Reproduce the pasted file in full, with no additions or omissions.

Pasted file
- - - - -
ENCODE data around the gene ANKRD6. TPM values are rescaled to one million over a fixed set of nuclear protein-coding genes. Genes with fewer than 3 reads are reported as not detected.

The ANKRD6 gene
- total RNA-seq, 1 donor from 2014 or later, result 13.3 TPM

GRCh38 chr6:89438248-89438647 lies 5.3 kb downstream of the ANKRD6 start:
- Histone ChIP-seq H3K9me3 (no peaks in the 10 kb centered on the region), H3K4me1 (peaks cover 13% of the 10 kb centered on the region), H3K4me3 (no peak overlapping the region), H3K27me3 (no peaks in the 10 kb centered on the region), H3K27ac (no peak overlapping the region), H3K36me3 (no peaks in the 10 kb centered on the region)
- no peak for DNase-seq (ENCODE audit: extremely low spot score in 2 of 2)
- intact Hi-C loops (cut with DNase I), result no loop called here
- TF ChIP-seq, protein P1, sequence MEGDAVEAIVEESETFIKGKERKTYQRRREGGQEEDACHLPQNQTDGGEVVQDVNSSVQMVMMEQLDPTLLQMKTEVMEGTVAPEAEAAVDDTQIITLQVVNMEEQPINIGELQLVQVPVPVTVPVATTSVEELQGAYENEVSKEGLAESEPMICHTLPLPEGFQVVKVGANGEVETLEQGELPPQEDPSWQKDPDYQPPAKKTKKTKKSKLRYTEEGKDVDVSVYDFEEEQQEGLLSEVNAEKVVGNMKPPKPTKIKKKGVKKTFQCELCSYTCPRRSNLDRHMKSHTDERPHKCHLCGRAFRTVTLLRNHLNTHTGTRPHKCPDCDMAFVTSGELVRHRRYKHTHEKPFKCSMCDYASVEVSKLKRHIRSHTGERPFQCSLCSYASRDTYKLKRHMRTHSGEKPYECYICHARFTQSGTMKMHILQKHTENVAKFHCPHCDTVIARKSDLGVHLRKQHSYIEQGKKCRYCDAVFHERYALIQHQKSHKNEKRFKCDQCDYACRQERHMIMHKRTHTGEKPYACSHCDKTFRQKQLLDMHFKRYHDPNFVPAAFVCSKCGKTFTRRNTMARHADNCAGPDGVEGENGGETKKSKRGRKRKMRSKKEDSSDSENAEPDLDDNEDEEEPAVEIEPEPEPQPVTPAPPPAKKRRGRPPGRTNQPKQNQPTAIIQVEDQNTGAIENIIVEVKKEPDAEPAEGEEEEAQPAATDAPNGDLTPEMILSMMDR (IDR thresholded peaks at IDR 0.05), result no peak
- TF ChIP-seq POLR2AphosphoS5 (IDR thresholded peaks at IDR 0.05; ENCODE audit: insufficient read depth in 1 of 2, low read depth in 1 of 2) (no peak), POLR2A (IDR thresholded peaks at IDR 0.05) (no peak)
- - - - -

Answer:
ENCODE data around the gene ANKRD6. TPM values are rescaled to one million over a fixed set of nuclear protein-coding genes. Genes with fewer than 3 reads are reported as not detected.

The ANKRD6 gene
- total RNA-seq, 1 donor from 2014 or later, result 13.3 TPM

GRCh38 chr6:89438248-89438647 lies 5.3 kb downstream of the ANKRD6 start:
- Histone ChIP-seq H3K9me3 (no peaks in the 10 kb centered on the region), H3K4me1 (peaks cover 13% of the 10 kb centered on the region), H3K4me3 (no peak overlapping the region), H3K27me3 (no peaks in the 10 kb centered on the region), H3K27ac (no peak overlapping the region), H3K36me3 (no peaks in the 10 kb centered on the region)
- no peak for DNase-seq (ENCODE audit: extremely low spot score in 2 of 2)
- intact Hi-C loops (cut with DNase I), result no loop called here
- TF ChIP-seq, protein P1, sequence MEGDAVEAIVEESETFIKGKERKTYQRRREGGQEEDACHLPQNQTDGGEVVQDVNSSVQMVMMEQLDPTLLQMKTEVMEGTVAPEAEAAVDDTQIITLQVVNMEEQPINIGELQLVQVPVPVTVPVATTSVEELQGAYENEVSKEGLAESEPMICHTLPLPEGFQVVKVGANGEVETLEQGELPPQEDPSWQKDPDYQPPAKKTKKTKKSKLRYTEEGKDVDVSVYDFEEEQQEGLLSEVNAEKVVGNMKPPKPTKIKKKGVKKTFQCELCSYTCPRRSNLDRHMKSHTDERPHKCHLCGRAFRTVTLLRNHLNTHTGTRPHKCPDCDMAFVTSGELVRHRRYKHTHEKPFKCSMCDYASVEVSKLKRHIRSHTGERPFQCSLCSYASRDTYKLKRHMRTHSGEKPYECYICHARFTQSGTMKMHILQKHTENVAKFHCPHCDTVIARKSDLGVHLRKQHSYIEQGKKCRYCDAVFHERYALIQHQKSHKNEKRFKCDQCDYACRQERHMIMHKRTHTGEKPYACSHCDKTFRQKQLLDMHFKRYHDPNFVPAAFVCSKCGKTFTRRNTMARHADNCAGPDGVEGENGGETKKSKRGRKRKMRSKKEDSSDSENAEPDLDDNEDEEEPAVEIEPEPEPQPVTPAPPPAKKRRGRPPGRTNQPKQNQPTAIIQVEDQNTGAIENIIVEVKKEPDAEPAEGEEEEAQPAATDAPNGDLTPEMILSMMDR (IDR thresholded peaks at IDR 0.05), result no peak
- TF ChIP-seq POLR2AphosphoS5 (IDR thresholded peaks at IDR 0.05; ENCODE audit: insufficient read depth in 1 of 2, low read depth in 1 of 2) (no peak), POLR2A (IDR thresholded peaks at IDR 0.05) (no peak)